Revising Condominium Documents Before the Closing--Be careful what you wish for!!!

By
Services for Real Estate Pros with Topkins & Bevans-etopkins@topbev.com

Recently, an engagement representing a young couple purchasing one Unit of a two unit condominium in the process of being converted from a two-family home, presented a unique situation for my firm. Because the documents had not been recorded, we could comment on their content and make sure that all aspects of the documents were consistent with Massachusetts condominium law and the understandings of the parties.

Initially, this exercise proceeded on a course which was positive. Our careful review of the documents reviewed some internal inconsistencies, some typographical errors and an inconsistency between the floor plans and the language of the Master Deed. With the cooperation of the woman who drafted the documents, we made the necessary changes to the documents, and we believed we were in a position to close on the Unit in question a few weeks ago.

Here is where the "be careful what you wish for" comes in. Our clients, a nice couple with good intentions, seized on certain aspects of the Condominium rules, no less, to make the review controversial. They had real concerns about where people could smoke, and they wanted assurances about the fact that they could have a fenced in area in the rear of their unit for their dog to exercise in. They had other issues of this type which are just now getting resolved, after literally hours of extra work, which could well have been obviated once the second Unit owner purchased his, her or their Unit, and the two unit owners sat down to work things out between themselves.

I am inclined the next time this "opportunity" arises, to suggest that the developer record the Condominium Documents prior to our entering into Purchase and Sale Agreement negotiations. Giving first-time unit owners a blank check on document changes is not always wise. I am starting to think the better course is to let the Unit Owners work things out by themselves. Whatever the unilateral decision may be, trying to live together as basically partners in a living enterprise will always be more important. Putting one Unit Owner at an apparent advantage at the onset cannot undercut that obvious fact.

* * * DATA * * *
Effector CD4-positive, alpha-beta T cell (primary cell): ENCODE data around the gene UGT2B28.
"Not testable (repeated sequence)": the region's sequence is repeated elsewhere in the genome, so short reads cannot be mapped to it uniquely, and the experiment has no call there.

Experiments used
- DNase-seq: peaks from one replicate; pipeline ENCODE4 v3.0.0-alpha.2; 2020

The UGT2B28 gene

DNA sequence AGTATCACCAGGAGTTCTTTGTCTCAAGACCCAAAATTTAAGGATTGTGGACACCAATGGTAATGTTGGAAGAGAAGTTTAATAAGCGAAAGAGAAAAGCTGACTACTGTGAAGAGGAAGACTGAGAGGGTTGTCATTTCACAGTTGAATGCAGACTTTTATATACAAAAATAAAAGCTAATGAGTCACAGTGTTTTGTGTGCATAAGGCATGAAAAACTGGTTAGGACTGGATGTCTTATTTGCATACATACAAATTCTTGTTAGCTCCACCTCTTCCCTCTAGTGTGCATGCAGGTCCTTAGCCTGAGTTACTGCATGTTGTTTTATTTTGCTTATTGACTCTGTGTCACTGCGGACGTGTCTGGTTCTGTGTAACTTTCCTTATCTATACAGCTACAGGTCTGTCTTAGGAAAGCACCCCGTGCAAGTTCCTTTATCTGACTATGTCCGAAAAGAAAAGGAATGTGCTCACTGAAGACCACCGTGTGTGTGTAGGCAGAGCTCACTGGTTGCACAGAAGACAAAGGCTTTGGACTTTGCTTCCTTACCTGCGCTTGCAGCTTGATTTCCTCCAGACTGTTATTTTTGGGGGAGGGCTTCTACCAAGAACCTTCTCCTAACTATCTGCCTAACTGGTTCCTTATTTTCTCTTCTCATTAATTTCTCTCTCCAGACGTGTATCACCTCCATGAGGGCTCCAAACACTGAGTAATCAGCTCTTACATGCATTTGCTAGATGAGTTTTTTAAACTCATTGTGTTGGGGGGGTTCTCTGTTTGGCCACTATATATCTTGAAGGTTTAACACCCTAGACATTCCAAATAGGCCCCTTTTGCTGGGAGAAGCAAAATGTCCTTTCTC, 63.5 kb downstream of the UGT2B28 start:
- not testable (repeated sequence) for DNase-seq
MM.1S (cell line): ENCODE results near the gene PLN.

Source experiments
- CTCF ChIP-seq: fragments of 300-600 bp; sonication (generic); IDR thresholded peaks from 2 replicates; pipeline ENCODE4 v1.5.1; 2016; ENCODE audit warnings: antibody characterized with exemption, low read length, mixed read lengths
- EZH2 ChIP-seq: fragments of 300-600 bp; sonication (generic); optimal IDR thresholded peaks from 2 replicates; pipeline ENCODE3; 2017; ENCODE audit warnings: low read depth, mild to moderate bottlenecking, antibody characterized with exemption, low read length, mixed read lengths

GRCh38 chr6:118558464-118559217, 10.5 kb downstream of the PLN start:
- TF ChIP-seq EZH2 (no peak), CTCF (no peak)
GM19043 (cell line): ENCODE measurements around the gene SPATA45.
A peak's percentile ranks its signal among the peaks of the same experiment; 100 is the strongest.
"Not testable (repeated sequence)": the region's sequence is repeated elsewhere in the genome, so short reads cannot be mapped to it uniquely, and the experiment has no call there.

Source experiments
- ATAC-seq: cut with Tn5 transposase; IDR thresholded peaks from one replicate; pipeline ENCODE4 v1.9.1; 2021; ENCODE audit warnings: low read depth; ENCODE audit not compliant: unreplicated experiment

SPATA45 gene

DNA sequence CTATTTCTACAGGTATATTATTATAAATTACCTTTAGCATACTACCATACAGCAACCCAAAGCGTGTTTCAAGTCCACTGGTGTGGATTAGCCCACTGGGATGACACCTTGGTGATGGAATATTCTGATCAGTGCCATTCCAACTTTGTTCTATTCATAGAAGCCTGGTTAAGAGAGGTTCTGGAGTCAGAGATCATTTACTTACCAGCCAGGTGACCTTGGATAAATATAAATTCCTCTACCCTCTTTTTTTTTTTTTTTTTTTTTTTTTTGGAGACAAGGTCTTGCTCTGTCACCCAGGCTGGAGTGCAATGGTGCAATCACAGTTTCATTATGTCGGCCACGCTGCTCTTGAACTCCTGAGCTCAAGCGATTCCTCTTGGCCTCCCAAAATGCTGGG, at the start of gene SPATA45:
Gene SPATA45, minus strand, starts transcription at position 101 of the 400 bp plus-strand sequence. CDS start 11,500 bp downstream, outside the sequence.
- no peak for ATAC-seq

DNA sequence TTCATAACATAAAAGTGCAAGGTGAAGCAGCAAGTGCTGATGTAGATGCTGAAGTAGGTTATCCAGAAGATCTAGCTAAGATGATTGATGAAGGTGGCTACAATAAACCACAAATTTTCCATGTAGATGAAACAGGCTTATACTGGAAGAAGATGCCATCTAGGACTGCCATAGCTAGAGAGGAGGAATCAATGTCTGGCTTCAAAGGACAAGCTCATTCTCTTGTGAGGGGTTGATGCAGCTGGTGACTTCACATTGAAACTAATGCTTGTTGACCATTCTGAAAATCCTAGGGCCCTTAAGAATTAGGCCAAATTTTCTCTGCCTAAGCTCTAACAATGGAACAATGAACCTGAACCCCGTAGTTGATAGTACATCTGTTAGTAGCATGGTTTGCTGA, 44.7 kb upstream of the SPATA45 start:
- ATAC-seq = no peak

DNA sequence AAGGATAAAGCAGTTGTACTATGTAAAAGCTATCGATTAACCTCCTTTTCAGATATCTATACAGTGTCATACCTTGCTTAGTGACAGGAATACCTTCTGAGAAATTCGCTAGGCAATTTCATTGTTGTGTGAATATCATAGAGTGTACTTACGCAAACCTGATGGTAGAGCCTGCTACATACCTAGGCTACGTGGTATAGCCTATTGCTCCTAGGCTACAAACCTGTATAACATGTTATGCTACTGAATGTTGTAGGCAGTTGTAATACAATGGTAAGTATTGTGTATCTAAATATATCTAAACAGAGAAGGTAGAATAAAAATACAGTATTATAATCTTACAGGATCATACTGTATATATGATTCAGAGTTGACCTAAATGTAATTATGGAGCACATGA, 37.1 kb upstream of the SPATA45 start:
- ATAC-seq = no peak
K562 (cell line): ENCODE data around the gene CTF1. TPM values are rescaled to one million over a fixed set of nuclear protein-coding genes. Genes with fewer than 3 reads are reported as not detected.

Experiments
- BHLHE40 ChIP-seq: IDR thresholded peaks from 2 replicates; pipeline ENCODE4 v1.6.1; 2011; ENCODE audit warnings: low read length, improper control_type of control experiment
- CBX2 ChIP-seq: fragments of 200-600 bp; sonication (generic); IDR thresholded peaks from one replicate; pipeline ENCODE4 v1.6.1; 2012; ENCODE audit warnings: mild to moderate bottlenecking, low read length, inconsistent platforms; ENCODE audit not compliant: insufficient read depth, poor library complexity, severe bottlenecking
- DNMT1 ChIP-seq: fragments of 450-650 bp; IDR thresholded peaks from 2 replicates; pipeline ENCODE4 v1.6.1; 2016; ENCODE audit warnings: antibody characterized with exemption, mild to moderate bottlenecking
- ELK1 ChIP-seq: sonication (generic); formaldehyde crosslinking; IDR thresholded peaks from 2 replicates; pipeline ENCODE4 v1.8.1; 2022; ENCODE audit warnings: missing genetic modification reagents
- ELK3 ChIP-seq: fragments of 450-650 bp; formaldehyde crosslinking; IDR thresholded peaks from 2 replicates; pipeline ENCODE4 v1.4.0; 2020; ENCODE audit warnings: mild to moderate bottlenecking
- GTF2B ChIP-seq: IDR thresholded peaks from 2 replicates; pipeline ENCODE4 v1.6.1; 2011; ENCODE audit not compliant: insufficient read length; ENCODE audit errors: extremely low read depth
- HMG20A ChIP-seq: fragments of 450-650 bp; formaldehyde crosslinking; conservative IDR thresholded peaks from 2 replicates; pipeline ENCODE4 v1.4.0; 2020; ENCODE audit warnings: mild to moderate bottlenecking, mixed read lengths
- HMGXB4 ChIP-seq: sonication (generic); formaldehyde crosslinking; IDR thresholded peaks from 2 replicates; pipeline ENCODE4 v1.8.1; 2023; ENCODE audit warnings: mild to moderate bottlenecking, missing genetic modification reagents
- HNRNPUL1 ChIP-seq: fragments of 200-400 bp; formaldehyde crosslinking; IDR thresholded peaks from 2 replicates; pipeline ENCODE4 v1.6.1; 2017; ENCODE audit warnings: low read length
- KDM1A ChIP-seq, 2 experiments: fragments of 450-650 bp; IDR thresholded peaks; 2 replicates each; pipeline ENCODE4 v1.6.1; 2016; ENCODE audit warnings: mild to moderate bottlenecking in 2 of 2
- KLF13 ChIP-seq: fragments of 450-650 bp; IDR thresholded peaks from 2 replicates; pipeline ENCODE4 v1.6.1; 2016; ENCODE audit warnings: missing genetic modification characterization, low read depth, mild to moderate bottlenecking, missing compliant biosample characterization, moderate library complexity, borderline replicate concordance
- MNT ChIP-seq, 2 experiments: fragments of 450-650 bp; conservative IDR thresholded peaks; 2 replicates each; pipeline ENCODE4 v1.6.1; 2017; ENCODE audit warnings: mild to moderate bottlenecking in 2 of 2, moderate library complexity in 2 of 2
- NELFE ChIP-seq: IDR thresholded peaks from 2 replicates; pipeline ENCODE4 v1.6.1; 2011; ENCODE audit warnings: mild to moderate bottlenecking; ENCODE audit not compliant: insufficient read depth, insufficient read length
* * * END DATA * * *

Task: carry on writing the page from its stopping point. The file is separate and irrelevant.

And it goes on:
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Rainmaker
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Conrad Allen
Re/Max Professional Associates - Webster, MA
Webster, Ma, Realtor

Hi Elliot - So this was intentionally not recorded so the two owners could design their own condo docs.  A recipe for disaster.  Fortunately they had your counsel to guide them.  How can you "afford" to do all that work?

Feb 26, 2011 07:03 AM #1
Rainmaker
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Elliott S. Topkins
Topkins & Bevans-etopkins@topbev.com - Boston, MA
Massachusetts Real Estate and Title Atty

Conrad--In a way, it is worse than that. My guys are first in. They are loading the dice for themselves. They still will need to live next door to the other owners. I have tried to explain that to them, but they are sure the new Buyers will be impossible to deal with. Not a sound opening premise.

Feb 26, 2011 07:12 AM #2
Rainmaker
647,287
Barbara Hensley
RE/MAX Properties - Rockwall, TX
Homes for Sale in Rockwall County, Texas

Ugh, indeed it is a recipe for disaster!  HOAs, at best, are difficult enough without someone starting from the get go with a selfish agenda. 

Feb 26, 2011 07:42 AM #3
Ambassador
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Larry Lawfer
YourStories Realty Group - Westwood, MA
"I listen for a living." It's all about you.

Elliott, you are such a good story teller, and sadly this one is instructive.  Again, things outside your control bushwacked the deal, it seems not enough these days to just be great at your job, but you also need to look deep into the eyes of the person hiring you to understand their motivation. The client does not always stand with you as you work for them, do they?

Feb 26, 2011 08:27 AM #4
Rainer
148,940
Virginia Gardner
Roy Wheeler Realty Co. - Charlottesville, VA
Realtor, Charlottesville, Serving Central Virginia

Very interesting.  Give people an inch.....

Feb 26, 2011 10:04 AM #5
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Rainmaker
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Elliott S. Topkins

Massachusetts Real Estate and Title Atty
I need a Massachusetts real estate attorney
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